contradicting his own thesis (around 6m30s) in neighboring sentences: "This
is not an opinion on my part. I guess that my opinion is that they're not
trustworthy based on these facts...". He does this again in his own
ignorance of the terms "foundation" and "corporation" around 7m where he
seems to be finding fault with the difference between what he reads into
the terms he doesn't define versus what he describes to be the case (thus
vaguely complaining that Mozilla makes money and publishes free software
for hire).

FindEssential
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Iscritto: 08/23/2017

Chromium (not Chrome which is clearly not free) has a multi-license set-up, which adds a lot of complexity to assessing issues as it relates to copy-left. The most obvious issue is that some mainline components use the MS-PL license in part, which is not GPL compliant. That is the most obvious, but I am sure there is more because the browser is a collection of several projects, with each contributing licenses to the end product. The project also changes components over time, so its level of copy-left compliance can shift from version to version. Another issue is that the Google portion of the code uses the "BSD License" which is actually several licenses of which only some are GPL compliant. One would have to read the actual license to assess which version it is as I have only seen it referred to in this super unhelpful shorthand in any kind of summary.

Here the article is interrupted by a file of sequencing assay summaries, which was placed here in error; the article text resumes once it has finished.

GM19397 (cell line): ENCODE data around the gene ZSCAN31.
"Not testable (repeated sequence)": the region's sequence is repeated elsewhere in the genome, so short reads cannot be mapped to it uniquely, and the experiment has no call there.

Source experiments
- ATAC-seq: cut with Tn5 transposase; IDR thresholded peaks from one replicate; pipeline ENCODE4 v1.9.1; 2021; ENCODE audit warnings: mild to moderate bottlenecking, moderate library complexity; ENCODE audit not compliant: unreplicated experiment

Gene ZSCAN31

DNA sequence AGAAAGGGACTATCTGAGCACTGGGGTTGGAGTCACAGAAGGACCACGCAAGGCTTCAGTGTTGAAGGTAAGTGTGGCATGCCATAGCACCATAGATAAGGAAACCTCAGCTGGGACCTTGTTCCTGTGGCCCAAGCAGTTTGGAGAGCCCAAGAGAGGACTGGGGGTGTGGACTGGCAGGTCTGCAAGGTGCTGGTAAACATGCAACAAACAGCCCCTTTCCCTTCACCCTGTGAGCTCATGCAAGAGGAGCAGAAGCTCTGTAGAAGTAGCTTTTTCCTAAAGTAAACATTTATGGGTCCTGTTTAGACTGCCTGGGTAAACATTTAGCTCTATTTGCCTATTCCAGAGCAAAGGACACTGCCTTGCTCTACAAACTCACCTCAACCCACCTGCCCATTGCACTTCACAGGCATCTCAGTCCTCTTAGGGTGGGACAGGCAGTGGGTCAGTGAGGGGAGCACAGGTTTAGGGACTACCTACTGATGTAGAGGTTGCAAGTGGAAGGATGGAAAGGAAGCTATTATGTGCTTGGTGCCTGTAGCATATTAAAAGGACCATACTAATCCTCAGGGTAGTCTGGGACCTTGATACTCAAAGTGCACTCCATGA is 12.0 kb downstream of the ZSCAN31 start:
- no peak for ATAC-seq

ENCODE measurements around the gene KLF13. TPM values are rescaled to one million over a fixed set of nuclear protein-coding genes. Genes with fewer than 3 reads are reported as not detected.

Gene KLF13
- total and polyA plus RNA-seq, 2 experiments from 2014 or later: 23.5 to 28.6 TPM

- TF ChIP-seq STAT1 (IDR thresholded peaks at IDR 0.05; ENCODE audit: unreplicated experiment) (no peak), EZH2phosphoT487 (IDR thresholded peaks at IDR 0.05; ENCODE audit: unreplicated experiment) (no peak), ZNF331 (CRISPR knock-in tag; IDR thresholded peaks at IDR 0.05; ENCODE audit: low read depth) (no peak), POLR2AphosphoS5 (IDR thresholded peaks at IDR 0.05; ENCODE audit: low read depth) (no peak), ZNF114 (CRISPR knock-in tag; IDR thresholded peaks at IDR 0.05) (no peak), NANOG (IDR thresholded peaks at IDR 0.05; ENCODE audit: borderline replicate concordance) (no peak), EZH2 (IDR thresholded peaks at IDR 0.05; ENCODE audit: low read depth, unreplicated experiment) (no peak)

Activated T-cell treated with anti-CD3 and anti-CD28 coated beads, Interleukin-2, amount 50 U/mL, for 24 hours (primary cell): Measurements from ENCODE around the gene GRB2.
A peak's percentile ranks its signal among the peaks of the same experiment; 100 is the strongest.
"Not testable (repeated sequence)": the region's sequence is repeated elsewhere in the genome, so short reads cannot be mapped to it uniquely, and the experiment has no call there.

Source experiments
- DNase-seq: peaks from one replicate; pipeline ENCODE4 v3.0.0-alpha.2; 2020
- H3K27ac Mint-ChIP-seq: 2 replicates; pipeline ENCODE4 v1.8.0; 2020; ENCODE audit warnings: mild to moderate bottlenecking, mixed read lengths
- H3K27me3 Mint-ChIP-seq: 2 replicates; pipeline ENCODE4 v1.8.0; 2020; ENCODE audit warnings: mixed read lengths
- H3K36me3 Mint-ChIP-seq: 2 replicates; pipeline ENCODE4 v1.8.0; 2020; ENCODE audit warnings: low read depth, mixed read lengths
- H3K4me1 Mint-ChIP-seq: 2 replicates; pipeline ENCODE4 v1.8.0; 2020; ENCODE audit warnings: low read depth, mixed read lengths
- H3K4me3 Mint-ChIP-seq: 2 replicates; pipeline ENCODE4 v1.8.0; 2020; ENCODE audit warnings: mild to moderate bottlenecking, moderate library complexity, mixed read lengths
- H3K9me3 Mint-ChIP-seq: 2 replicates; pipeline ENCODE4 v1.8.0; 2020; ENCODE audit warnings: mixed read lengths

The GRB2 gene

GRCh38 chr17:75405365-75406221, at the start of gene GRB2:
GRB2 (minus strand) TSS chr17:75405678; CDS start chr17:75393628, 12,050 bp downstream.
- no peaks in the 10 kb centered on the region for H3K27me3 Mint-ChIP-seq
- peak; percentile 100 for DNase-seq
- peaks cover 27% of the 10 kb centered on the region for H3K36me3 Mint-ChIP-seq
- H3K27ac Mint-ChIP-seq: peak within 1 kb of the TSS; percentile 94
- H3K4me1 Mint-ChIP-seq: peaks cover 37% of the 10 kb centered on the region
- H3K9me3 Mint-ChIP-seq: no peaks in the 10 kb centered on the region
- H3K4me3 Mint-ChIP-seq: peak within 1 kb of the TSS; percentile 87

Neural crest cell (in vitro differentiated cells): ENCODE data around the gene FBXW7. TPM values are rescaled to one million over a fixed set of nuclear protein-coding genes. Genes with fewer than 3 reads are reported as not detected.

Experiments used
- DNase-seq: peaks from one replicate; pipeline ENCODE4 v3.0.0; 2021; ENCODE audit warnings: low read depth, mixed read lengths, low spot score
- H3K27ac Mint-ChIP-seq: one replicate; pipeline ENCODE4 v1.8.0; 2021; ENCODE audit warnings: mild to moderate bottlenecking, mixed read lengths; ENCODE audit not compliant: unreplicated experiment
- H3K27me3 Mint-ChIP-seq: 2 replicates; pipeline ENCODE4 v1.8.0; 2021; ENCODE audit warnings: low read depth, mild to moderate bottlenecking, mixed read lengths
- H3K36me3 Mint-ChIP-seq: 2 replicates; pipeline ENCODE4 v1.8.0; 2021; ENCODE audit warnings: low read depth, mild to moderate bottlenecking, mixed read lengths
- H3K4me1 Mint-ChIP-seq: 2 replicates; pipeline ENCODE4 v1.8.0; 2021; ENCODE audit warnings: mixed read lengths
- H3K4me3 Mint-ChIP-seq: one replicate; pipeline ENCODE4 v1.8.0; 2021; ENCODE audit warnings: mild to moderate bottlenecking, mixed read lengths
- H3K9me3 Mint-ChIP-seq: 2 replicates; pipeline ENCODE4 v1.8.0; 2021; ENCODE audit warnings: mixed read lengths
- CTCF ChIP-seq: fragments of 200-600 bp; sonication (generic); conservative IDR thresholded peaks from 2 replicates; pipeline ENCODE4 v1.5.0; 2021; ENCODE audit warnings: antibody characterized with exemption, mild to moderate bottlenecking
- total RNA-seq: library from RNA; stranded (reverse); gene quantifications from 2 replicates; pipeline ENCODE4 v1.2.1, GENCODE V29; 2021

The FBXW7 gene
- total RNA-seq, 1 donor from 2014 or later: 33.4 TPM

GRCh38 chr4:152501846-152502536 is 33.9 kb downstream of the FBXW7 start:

Firefox in contrast uses a single, GPL compliant license (the MPL v. 2.0+) for all compontents making the only issues related to freedom being branding and access to third party add-ons which may carry different licenses.

Magic Banana